For veterans like Jonathan Croshaw, who spent years in war-torn countries fighting for our freedoms here in the US, coming home presented a new battle.
Like so many other veterans, Croshaw suffers from post-traumatic stress disorder and has admitted to turning to alcohol to cope.
A DWI led Croshaw to Galveston County’s Veteran Treatment Court, which focuses on reintegrating veterans into life as civilians.
“It’s very hard to adapt to civilian life,” Croshaw said. “I think [the program] it’s a life changing experience, I will never drink and drive again. I’ll be the man I am now even better and strive for success from now on.”
It’s a cause Judge Henry is passionate about.
“I don’t think they get treated well when they get out,” Henry said. “When I retired from the Air Force no one gave me any direction of where to seek services, I didn’t need them but if I did I wouldn’t have known where to go.”
Counties throughout the US offer veteran treatment court services but Judge Henry said Galveston County’s is the first one completely run by veterans.
“We were the first team that was 100 percent veterans on the court,” Henry said, “from coordinator, to the judge, to the bailiff, everybody.”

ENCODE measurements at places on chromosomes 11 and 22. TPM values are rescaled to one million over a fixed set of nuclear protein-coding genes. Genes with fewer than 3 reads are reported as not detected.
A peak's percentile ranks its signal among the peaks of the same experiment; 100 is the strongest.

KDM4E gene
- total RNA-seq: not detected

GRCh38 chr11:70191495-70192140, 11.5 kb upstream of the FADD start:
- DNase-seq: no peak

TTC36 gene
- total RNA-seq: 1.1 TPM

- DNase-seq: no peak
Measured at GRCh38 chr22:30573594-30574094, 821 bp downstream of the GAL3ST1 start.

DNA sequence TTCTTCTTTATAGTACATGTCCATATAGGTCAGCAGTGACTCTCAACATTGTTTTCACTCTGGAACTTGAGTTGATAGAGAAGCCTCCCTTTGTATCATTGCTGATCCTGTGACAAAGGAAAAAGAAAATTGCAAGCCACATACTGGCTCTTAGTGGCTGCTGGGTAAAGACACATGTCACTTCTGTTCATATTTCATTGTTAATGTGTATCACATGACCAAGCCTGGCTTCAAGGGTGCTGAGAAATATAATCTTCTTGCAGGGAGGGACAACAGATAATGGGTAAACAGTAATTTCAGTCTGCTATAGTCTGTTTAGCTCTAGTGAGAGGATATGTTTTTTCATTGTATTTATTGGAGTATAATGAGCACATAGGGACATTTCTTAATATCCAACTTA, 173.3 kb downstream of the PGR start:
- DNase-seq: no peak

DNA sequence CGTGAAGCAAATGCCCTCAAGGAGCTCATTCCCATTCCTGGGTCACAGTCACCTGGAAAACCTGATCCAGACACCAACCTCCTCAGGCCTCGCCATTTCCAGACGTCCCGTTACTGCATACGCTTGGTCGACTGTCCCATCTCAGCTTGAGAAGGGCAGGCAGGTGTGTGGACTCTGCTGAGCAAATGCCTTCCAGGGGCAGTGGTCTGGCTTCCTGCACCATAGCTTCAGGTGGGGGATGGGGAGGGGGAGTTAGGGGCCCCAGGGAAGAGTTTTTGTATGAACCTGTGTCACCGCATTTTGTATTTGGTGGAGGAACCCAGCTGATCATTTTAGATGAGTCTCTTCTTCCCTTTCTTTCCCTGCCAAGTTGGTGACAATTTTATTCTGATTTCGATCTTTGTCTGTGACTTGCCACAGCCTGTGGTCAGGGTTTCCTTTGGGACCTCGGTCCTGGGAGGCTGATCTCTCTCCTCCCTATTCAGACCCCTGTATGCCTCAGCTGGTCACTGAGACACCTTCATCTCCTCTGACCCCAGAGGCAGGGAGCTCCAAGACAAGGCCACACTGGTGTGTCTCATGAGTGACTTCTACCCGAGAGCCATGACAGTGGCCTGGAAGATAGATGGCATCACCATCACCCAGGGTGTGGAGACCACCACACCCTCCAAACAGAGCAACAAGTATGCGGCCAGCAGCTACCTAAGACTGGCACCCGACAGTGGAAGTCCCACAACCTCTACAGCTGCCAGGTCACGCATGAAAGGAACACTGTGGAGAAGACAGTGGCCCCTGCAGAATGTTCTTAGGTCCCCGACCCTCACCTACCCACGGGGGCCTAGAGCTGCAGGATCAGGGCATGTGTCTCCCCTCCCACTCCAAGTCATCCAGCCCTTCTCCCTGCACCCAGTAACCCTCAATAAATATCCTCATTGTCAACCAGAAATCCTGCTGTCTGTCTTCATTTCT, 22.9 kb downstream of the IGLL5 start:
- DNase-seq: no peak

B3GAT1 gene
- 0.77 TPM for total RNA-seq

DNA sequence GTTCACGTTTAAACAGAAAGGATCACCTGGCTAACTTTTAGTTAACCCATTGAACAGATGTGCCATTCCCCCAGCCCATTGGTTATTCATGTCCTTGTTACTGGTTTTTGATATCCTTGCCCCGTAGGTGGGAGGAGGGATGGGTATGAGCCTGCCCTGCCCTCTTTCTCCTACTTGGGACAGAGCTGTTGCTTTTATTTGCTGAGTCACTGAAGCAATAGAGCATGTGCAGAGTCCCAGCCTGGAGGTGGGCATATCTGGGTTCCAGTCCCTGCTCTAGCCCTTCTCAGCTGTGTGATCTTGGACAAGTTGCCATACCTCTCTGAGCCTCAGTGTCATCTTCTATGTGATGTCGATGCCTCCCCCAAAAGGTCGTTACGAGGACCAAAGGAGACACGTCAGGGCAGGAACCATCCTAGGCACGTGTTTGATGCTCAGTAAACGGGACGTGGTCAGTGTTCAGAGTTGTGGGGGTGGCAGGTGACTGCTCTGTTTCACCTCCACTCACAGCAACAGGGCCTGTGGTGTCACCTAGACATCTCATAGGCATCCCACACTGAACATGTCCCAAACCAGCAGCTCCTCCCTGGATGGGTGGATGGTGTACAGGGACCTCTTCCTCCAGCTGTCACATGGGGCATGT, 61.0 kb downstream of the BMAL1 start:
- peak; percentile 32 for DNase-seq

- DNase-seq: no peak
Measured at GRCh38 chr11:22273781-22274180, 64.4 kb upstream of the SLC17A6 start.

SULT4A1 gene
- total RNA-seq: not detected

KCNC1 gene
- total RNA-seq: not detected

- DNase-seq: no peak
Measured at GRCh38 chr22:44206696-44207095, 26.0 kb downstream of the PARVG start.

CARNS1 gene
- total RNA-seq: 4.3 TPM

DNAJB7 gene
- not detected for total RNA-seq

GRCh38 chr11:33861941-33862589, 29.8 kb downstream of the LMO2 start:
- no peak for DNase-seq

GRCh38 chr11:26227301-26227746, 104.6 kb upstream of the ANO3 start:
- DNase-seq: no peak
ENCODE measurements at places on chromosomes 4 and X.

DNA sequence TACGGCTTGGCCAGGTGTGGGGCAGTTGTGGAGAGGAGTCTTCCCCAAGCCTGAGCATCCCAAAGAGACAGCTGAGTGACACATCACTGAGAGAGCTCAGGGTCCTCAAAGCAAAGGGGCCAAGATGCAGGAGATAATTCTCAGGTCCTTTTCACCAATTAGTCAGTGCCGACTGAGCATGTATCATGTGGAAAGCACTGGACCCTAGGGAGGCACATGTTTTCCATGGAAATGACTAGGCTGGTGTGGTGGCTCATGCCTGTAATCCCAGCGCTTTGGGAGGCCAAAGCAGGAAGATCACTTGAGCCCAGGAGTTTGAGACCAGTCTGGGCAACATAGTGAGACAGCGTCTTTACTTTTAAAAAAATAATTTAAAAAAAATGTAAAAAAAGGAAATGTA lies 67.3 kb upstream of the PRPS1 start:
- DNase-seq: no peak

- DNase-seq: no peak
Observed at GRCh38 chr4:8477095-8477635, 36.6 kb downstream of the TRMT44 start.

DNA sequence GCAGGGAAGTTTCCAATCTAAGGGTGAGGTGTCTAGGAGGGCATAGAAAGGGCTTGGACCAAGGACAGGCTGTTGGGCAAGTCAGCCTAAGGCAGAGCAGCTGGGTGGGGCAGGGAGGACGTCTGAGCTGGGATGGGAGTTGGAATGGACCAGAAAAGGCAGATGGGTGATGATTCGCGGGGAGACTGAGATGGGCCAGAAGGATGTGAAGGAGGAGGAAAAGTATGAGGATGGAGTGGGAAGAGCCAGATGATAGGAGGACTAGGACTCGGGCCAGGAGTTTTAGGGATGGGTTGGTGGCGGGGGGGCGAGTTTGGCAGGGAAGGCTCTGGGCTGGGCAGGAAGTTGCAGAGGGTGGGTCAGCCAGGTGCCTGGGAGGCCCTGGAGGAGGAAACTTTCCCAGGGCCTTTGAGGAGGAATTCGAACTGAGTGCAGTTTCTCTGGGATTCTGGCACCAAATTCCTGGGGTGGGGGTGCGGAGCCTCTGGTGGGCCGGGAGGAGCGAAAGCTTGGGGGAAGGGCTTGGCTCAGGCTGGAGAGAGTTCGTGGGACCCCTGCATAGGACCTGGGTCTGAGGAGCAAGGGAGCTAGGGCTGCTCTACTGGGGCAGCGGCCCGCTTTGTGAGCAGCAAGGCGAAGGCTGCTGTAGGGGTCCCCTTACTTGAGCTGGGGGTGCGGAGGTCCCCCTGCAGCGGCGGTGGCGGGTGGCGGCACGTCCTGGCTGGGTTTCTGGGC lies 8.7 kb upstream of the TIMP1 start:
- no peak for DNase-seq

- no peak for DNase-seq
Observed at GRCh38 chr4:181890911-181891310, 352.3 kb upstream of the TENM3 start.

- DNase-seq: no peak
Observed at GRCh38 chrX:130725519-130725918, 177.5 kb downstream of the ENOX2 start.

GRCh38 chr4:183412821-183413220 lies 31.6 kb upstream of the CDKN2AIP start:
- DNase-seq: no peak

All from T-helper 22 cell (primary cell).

Samuel Alix is one of the programs mentors, he volunteers his time every other week to help veterans work on the underlying causes of their issues.
“I’m honored for the opportunity with Judge Henry to be part of helping these men improve their lives,” Alix said.
Judge Henry said the feedback has been positive. He said he’s even received letters from graduates, saying the program saved their lives.
“They’re happy to come to court, we’ve offered excused absences and they come anyway, they want to be here,” Henry said. “We have a different kind of participation issue than other courts, where they don’t show up for those settings; people come here that don’t have to be here.”
For more information on Galveston County’s Veteran Treatment Court, please call (409) 766-2244.